San Diego Mayor Todd Gloria announced a proposal on April 4, 2024 to lease and transform a vacant warehouse into a 1,000-bed homeless shelter. The commercial building is at Kettner Boulevard and Vine Street in Middletown. / Photo by Vito di Stefano for Planetcob

Mayor Todd Gloria’s plan to open a 1,000-bed homeless shelter in Middletown appears to be moving forward.

After a fourth closed-door City Council discussion of a proposed lease with the owner of the warehouse Gloria’s eyeing for the shelter, the mayor and Council President Sean Elo-Rivera released a joint statement saying Gloria will request a public hearing - and that Elo-Rivera, who has publicly said he isn’t necessarily on boad with the shelter pitch, “has committed to efficiently processing that request.”

Their joint statement hinted that controversial deal terms that council members previously rejected in closed-session briefings have improved.

“For months, the city has negotiated aggressively on behalf of taxpayers in order to lower costs and bring about more favorable deal terms based off the feedback from the public and City Council,” Gloria and Elo-Rivera wrote.

Refresher: Gloria wants to transform the Middletown property into the city’s largest-ever longterm shelter campus. Lease terms that were previously announced - and leaked to Planetcob - didn’t go over well with local real estate pros or City Hall insiders. The late Monday announcement suggests that the City Council finds the latest terms more palatable and that Gloria’s office thinks it can get the votes it’ll need to proceed.

What’s next: Elo-Rivera told Voice that a forthcoming Mayor’s Office memo with a requested docket date will help dictate the timing of a vote on the proposed lease. City attorneys and independent budget analysts will also want to carefully vet the deal before the City Council votes, steps that could take weeks to complete.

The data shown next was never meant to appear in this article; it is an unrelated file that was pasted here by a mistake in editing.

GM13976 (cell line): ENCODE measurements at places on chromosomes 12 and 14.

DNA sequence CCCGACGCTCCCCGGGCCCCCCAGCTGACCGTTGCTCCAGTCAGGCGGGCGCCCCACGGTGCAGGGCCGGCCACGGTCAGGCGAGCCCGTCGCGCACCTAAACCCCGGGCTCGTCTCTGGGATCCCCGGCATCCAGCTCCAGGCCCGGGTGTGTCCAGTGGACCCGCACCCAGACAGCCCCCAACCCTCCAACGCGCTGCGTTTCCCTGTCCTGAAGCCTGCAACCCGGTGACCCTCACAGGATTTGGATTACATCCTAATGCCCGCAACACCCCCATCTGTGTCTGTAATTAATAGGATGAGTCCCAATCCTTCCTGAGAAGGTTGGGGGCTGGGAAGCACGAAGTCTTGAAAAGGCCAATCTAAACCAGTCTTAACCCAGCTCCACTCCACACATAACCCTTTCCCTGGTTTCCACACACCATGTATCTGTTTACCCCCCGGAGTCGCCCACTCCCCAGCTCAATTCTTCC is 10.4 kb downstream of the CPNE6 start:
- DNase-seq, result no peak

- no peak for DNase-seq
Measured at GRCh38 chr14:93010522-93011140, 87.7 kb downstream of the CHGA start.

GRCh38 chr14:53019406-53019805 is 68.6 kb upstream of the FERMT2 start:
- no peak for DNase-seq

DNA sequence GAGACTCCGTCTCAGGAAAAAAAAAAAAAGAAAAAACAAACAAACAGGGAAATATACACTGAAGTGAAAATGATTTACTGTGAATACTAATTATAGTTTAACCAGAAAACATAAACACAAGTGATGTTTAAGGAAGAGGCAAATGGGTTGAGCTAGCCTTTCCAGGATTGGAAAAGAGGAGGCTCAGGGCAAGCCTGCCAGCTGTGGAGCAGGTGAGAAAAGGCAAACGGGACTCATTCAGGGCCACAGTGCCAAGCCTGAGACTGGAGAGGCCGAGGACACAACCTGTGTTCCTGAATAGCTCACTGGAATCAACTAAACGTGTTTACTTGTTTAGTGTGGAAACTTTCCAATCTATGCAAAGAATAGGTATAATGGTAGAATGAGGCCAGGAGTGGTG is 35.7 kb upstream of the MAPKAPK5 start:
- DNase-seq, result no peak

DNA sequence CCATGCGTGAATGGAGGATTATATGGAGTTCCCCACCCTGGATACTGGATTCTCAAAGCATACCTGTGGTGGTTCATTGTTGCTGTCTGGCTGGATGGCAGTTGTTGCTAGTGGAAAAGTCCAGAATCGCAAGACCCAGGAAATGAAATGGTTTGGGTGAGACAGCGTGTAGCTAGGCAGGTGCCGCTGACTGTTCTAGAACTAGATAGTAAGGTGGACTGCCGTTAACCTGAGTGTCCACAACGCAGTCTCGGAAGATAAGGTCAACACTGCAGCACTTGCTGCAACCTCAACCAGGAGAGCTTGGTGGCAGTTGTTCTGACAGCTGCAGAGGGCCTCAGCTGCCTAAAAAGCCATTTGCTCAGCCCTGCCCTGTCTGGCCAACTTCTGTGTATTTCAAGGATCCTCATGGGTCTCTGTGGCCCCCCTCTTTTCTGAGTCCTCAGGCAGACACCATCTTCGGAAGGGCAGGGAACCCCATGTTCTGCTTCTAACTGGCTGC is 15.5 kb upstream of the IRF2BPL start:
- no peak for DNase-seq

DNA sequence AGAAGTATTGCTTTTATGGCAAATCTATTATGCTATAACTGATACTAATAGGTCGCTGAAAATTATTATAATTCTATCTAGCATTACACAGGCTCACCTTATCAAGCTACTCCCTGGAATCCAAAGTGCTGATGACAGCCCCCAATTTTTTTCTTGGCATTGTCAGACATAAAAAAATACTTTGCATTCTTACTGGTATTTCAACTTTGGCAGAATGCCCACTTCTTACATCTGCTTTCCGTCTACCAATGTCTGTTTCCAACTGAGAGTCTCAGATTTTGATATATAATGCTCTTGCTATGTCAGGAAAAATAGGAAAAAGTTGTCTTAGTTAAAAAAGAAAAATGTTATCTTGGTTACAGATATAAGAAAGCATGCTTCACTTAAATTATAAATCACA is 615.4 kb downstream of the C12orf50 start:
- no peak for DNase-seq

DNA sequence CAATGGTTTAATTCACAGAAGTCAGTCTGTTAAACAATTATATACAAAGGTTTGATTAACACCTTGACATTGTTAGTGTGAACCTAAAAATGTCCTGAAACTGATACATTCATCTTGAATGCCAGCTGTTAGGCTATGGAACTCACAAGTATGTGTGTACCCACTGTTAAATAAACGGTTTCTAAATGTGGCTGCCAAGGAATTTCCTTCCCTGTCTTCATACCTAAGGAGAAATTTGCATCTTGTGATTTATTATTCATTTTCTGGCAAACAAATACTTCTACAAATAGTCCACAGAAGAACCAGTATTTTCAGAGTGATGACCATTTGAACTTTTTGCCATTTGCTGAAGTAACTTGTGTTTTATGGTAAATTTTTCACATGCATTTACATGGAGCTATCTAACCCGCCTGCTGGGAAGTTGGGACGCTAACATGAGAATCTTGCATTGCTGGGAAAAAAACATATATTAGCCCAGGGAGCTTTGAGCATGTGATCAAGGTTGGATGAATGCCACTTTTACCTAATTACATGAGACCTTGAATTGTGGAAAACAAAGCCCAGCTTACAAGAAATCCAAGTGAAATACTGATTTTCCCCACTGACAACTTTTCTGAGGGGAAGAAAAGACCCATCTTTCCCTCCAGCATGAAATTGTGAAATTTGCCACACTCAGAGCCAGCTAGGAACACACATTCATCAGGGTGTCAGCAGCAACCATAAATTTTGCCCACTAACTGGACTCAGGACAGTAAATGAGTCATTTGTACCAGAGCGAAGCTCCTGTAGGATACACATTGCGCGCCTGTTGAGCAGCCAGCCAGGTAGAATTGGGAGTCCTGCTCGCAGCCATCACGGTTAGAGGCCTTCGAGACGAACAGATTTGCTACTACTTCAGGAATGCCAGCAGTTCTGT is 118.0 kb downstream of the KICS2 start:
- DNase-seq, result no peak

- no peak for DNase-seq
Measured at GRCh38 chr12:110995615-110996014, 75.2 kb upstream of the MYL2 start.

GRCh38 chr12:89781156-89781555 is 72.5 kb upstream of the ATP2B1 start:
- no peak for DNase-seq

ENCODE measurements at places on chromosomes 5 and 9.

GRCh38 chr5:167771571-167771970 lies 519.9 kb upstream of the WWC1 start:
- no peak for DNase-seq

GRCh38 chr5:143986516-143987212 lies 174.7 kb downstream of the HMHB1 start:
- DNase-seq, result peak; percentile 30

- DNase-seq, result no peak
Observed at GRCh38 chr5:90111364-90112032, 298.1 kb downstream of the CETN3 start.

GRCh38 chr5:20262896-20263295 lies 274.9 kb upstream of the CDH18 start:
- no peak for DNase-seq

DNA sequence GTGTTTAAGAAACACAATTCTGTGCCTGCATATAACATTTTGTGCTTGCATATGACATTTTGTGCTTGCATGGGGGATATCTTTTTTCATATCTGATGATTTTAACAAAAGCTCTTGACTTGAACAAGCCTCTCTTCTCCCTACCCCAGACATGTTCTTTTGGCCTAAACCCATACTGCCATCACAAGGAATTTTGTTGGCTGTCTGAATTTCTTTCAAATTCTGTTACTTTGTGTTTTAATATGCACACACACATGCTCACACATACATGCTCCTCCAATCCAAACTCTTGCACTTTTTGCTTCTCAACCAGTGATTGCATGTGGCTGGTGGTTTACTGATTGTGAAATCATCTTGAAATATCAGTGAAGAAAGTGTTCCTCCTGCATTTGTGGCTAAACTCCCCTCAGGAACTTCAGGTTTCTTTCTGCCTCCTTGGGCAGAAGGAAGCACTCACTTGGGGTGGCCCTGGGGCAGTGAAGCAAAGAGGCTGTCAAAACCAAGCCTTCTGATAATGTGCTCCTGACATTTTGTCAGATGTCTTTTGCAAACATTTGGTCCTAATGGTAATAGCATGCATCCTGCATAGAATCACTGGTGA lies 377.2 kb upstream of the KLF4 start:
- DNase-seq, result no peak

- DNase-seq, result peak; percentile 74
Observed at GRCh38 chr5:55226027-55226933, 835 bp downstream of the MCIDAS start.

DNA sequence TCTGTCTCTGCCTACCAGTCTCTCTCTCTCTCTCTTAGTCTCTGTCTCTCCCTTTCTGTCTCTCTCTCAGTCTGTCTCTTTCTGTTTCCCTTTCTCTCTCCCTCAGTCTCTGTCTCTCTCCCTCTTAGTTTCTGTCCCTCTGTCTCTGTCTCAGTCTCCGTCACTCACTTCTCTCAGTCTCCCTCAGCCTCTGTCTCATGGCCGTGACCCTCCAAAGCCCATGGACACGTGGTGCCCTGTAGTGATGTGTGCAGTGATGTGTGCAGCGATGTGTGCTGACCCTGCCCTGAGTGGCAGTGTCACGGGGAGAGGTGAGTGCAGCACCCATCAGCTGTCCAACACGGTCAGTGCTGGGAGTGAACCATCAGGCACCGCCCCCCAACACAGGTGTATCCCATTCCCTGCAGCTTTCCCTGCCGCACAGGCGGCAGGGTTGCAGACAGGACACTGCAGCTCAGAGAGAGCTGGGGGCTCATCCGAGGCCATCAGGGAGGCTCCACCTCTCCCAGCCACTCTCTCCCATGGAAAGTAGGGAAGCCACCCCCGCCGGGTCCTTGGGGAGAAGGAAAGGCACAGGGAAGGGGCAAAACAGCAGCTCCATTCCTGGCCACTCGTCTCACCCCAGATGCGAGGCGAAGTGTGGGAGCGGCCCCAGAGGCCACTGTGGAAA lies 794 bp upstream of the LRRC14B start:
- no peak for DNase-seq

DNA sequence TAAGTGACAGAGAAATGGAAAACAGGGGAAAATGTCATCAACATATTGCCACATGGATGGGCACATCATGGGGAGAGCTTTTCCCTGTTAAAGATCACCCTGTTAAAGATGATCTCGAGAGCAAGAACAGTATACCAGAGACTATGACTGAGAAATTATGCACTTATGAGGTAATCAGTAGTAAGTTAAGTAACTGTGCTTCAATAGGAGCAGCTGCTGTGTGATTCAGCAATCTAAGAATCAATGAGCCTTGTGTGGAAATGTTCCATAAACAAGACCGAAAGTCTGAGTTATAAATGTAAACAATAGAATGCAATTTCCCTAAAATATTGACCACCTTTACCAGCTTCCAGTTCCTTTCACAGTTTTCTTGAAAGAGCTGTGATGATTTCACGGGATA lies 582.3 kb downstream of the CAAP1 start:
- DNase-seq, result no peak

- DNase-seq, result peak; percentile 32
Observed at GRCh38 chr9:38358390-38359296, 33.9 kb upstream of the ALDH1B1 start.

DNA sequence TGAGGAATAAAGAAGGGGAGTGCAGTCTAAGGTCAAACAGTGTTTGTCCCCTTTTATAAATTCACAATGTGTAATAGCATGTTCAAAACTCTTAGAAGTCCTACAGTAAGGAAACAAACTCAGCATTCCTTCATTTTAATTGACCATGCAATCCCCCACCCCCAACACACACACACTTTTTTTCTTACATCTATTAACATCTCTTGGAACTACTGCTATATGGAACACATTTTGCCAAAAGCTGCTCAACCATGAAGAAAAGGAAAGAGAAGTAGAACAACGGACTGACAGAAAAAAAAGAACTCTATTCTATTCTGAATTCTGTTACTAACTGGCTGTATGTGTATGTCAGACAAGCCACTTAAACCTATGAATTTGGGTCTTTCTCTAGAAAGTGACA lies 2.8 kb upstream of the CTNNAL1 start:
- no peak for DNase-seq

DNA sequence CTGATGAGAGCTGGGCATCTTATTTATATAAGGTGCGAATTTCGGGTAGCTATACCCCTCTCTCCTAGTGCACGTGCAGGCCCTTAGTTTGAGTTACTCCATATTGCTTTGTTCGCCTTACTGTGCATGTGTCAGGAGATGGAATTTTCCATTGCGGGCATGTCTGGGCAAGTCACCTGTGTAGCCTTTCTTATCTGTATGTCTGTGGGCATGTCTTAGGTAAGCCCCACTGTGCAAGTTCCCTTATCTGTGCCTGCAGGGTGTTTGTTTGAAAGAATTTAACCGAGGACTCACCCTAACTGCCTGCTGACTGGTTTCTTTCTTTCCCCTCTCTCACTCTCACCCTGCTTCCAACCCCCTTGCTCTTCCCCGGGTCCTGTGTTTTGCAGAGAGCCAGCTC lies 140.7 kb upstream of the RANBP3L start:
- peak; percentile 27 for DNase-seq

Supervisor Pitches Guv on Different Site for Tiny Homes

We wrote Monday about the county potentially losing a $10 million state grant if they rescind plans to install sleeping cabins on a lot in Spring Valley. Tuesday, the Board of Supervisors is going to decide whether to do that. Supervisor Nora Vargas wants her colleagues to support her decision those tiny homes should not go to the Spring Valley site because of neighborhood opposition.

Monday, County Supervisor Monica Montgomery Steppe wrote to the governor offering a site in Lemon Grove.

Where the 150 safe sleeping cabins was planned to be for people experience homelessness off of Jamacha Road, near State Route 125 in Spring Valley on June 19, 2024. / Ariana Drehsler for Planetcob

Padilla Stops at Tijuana River Before Critical Bill Hearings

State Sen. Steve Padilla, a Democrat from Chula Vista, made the case for banning a new landfill in Otay Mesa and cracking down on water-polluting companies in Mexico during a pit stop in South Bay before heading back to Sacramento.

Standing before the Tijuana Estuary, home to the mouth of the polluted Tijuana River, Padilla bashed what he said were “deceptive” efforts to kill his proposed ban on a new landfill. Adding a landfill to a watershed that’s already suffering from cross-border sewage spills would be the wrong move, Padilla said.

“This community is being poisoned,” Padilla said. “If the confluence of events that have descended upon this community were happening in other parts of the coast of California ... it would probably be one of the highest priorities for intervention, mitigation and money that the (state) has ever seen.”

The State Assembly’s Committee on Environmental Safety and Toxic Materials considers the landfill bill, Senate Bill 1208, and another one of his initiatives to crack down on polluting corporations, SB 1178, on Tuesday.